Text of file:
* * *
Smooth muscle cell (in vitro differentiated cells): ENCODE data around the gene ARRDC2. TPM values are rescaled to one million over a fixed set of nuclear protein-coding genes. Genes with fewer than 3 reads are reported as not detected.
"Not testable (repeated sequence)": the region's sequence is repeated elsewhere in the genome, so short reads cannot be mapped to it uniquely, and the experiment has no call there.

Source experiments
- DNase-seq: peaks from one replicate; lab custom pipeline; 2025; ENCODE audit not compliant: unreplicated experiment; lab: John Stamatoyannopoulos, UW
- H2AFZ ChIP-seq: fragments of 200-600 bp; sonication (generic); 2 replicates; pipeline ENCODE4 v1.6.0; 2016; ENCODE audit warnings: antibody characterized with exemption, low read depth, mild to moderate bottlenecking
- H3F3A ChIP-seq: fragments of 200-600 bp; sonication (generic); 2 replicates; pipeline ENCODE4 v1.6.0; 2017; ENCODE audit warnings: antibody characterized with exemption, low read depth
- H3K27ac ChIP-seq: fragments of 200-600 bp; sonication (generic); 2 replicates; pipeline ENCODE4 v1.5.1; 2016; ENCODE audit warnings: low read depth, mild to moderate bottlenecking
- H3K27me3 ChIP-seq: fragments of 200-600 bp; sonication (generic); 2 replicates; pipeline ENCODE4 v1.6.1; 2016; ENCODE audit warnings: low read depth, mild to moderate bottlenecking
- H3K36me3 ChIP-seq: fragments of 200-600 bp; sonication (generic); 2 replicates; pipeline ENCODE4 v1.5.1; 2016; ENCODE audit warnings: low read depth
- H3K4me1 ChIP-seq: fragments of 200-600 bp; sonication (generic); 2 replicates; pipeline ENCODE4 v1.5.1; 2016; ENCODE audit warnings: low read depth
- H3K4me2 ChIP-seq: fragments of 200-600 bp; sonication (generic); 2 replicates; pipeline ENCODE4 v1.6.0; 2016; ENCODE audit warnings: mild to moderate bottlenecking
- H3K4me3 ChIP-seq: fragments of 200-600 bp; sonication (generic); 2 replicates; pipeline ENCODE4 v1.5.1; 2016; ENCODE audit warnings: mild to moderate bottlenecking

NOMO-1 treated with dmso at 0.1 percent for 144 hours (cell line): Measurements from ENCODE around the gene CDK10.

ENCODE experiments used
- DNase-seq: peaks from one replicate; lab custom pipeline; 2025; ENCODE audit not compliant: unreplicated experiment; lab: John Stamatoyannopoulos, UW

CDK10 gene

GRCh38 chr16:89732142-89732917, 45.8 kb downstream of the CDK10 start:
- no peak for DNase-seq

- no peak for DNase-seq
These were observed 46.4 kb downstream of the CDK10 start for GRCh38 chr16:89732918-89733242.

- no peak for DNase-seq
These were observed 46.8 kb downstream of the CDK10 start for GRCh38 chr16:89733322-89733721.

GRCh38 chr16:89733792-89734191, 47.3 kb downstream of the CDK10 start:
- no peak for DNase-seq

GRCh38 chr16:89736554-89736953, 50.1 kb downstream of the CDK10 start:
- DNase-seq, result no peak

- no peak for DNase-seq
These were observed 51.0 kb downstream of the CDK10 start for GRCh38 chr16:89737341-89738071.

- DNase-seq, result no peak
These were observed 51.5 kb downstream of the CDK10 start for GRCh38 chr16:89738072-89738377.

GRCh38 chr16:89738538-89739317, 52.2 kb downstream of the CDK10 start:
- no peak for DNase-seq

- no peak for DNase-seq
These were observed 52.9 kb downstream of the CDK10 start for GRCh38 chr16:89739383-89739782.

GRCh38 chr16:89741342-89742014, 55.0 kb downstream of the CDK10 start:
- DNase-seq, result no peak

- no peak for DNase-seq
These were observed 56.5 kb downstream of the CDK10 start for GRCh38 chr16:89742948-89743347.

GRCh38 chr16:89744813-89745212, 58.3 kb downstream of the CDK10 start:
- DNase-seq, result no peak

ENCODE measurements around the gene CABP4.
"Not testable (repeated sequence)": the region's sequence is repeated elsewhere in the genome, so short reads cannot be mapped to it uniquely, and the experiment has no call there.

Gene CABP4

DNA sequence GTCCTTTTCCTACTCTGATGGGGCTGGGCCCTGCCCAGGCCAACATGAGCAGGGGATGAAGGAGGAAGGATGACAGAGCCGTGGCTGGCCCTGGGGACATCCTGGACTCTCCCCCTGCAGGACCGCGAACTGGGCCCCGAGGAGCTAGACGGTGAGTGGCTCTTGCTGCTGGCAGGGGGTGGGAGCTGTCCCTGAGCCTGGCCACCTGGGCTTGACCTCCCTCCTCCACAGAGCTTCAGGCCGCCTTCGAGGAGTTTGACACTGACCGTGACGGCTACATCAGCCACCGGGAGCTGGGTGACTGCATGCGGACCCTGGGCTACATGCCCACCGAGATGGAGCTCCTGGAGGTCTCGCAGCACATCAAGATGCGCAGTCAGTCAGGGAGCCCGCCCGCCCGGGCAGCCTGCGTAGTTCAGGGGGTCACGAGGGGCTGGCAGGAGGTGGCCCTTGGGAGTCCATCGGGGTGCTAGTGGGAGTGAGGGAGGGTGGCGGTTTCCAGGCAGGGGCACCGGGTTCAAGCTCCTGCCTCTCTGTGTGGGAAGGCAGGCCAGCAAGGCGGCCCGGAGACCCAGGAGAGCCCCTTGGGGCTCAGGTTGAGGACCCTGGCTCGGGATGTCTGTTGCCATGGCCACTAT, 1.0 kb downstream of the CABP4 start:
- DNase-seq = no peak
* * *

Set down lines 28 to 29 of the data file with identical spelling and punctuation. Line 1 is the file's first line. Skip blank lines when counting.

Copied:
These were observed 51.0 kb downstream of the CDK10 start for GRCh38 chr16:89737341-89738071.

- DNase-seq, result no peak